By Topic

Competitive robot mapping with homogeneous markers

Sign In

Cookies must be enabled to login.After enabling cookies , please use refresh or reload or ctrl+f5 on the browser for the login options.

Formats Non-Member Member
$33 $13
Learn how you can qualify for the best price for this item!
Become an IEEE Member or Subscribe to
IEEE Xplore for exclusive pricing!
close button

puzzle piece

IEEE membership options for an individual and IEEE Xplore subscriptions for an organization offer the most affordable access to essential journal articles, conference papers, standards, eBooks, and eLearning courses.

Learn more about:

IEEE membership

IEEE Xplore subscriptions

2 Author(s)
Deng, X. ; Dept. of Comput. Sci., York Univ., North York, Ont., Canada ; Mirzaian, A.

We consider the robot exploration problem of graph maps with homogeneous markers. The graph consists of nodes and edges, where the robot can navigate from one node to another through an edge connecting these two nodes. However, the robot may not distinguish one node (or edge) from another in the unknown graph. All the nodes (edges) look the same. However, at each node, the robot can observe a consistent local relative orientation of its incident edges, that is, a cyclic order of edges incident to the node. To assist the robot's task of mapping the environment, it can put homogeneous marks on nodes or edges which can be recognized later. The total number of edges traversed when constructing a map of the graph is often used as a performance measure for robot strategies. However, since the graph is unknown, a strategy may be efficient in one situation but not in others. Thus, there is a conceptual question about what is an optimal strategy. In this paper, we apply the competitive analysis method for robot explorations. In particular, we compare the cost for constructing a map with the cost for verifying the same map; their ratio is the competitive ratio. A strategy is optimal if it minimizes the worst-case ratio of the total number of edges traversed when constructing a map of the graph to the optimum number of edges traversed in verifying the correctness of a given map of the same graph. If this competitive ratio is bounded above by a constant, we say the strategy is competitive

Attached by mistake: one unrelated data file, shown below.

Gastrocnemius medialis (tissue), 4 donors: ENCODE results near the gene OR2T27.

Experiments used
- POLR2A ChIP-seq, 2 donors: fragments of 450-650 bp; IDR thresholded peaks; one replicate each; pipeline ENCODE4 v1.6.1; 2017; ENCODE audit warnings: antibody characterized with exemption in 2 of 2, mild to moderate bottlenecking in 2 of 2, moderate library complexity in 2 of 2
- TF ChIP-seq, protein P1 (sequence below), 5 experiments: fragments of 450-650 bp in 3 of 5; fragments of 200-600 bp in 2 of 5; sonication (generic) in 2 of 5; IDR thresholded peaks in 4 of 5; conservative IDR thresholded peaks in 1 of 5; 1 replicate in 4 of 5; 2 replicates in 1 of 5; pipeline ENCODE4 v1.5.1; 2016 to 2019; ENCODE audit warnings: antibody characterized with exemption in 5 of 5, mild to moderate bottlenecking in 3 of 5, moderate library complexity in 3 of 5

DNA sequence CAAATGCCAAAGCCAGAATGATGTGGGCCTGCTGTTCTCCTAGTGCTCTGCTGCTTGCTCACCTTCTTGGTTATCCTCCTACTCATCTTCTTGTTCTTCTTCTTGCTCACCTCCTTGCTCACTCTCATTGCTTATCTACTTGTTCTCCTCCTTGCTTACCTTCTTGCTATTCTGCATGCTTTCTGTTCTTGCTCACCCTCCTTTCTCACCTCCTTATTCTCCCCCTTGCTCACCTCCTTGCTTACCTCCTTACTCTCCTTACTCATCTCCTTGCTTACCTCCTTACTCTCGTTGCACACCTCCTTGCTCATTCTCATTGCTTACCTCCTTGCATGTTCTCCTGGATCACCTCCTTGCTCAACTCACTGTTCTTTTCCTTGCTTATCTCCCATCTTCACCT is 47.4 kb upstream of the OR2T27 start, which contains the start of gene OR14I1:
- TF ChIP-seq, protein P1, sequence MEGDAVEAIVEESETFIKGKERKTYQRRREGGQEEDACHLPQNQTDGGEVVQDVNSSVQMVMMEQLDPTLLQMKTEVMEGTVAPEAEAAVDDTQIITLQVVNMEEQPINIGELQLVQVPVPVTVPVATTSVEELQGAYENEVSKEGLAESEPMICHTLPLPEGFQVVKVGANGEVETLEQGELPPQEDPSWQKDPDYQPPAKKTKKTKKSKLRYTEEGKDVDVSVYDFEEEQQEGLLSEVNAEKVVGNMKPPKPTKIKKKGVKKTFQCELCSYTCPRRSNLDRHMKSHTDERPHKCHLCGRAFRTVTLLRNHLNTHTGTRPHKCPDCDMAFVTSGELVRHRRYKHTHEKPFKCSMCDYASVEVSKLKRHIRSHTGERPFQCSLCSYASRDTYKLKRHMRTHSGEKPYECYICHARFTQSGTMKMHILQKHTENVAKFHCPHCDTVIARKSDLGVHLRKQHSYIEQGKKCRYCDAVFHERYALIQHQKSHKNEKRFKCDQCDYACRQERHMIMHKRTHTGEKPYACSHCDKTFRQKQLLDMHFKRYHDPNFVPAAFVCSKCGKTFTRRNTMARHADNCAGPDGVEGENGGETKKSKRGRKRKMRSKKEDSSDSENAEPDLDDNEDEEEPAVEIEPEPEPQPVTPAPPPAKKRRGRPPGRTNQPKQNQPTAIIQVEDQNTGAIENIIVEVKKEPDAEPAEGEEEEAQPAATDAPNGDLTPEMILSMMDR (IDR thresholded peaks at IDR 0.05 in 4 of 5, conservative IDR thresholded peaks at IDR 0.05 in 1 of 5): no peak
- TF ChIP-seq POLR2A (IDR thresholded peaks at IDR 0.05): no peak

Published in:

Robotics and Automation, IEEE Transactions on  (Volume:12 ,  Issue: 4 )